Reading Advent Calendars: Make It A Family Affair
There are plenty of Advent Calendar ideas available at this time of year. Traditional options like chocolate and sweet treats are always popular and easy to find; every corner shop in town has a version. For more specific deals, I’m a fan of the Lego Advent Calendar or the new geeky socks at Target. And then there is the suggestion from a couple of teachers I know: the wine bottle advent calendar.
My favourite right now is the Reading Advent Calendar, like this one from Danika last year. Take a bunch of books (buy or borrow from the library), wrap them in some wrapping paper, and open one each day leading up to Christmas Day.
Just one little issue: We don’t celebrate Christmas. I’m Pagan, my husband is an atheist, and the kids are undecided. We love the idea of celebrating at the end of the year, we simply have our own way. We celebrate Summer Solstice; as both pagans and scientists.
Wait. What is Solstice?
The Solstice occurs when either Pole is closest to the Sun. The hemisphere closest to the Sun gains the extra daylight while the hemisphere farther away experiences a long, long night. My family lives in the Southern Hemisphere and are subsequently celebrating the Summer Solstice. Scientifically, it gives us a very long day of sunshine and light. Symbolically, it gives us a day to think of all the sunshine we have received from loved ones. Light and love and laughter, all the cool stuff that makes our year memorable.
This gave me an idea for an advent calendar more suited to our celebrations. A really good idea, if I do say so myself. But one that requires help from others…
Make Your Advent Personal
I asked family and friends to suggest their favourite books for kids: books they read as kids, books they like to read as kids, books they would love to read with our kids. A list of 21 books for us to read with our kids, one each day starting 1 December and ending on 21 December, the day before the Summer Solstice for Australia this year.
This was not a wish list of books to buy. In fact, I was totally expecting for most of the books to be in our collection already. The goal is to read a book every day and take a moment to appreciate the person who suggested the book. It’s our way of being grateful for all of the awesome friends and family, and all the sunshine they bring to us. It’s a win-win: they share something of themselves with us; we read a book personally suggested by family and friends.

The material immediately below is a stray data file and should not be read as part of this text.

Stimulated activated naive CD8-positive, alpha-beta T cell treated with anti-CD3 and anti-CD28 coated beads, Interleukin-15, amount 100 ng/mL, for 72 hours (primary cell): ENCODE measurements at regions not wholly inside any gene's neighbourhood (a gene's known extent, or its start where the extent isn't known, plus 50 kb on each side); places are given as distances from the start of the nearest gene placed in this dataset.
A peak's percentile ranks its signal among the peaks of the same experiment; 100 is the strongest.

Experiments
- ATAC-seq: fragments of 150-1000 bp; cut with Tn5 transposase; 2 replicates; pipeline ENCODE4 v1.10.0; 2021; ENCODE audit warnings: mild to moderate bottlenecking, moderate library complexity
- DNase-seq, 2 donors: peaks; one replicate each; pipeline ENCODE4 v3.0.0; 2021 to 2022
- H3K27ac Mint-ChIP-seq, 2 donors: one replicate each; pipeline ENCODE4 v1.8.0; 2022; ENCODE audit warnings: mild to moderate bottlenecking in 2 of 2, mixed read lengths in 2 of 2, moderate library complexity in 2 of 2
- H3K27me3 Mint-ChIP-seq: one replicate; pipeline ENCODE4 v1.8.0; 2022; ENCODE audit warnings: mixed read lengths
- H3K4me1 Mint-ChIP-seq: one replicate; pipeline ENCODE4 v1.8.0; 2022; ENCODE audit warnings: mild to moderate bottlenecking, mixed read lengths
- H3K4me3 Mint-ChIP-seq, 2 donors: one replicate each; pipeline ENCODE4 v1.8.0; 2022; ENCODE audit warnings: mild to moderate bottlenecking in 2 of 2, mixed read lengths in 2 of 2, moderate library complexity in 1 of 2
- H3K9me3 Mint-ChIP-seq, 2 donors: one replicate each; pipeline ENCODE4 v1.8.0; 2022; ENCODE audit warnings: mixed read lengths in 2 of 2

What Made The List
The response has been amazing. Absolutely amazing.
- Worm Loves Worm written by J.J. Austrian, illustrated by Mike Curato
- Dinosaurs Love Underpants by Claire Freedman
- Charlotte’s Web by E.B. White
- Green Eggs and Ham by Dr Seuss
- The X-Files: Earth Children Are Weird by Kim Smith
- Chloe and the Lion written by Mac Barnett, illustrated by Adam Rex
- The Night of the Moon by Hena Khan
- Magic Faraway Tree by Enid Blyton
- Red Ranger Came Calling by Berkeley Breathed
- Suho and the White Horse by Yuzo Otsuka
- I am Albert Einstein by Brad Meltzer
- WeirDo 1 by Ahn Do
- I am Invited to a Party by Mo Willems
- The Black Cauldron by Lloyd Alexander
- The Answer by Rebecca Sugar
- The Monster at the End of the Book written by Jon Stone, illustrated by Michael Smollin
- The Little Mouse, The Red-Ripe Strawberry, and the Big Hungry Bear by Audrey Wood and Don Wood
- Two Weeks with the Queen by Morris Gleitzman
- On a Magical Do Nothing Day by Beatrice Alemagna
- My Home Broome by Tamzyn Richardson and Bronwyn Houston
- Jazz by Walter Dean Myers
Now To Read Them All
I had to cull a few from the list. It was not an easy task. Our friends and family were so enthusiastic to participate, many of them suggested two or more. While it was heartbreaking to take any off the reading list, I tried to include at least one book from each person to share with us. If a book was suggested twice, it was On The List. Some of these books will need more than a day to read them. Reading at least the first chapter is always a good introduction for the kids, giving them a taste of the storytelling and the insight behind the suggestions. If the kids want to read more, who am I to say no?
The most exciting part is yet to come. We won’t start our advent reading calendar until 1 December, and I am really looking forward to this. We have always loved reading time with our kids. This is adding a whole new level to it.
Advent Calendars are simply a tool for counting down to any special occasion. Advent is derived from the Latin word adventus, meaning “coming.” You can make an advent calendar for any special occasion coming up in your calendar. Make it any way you want.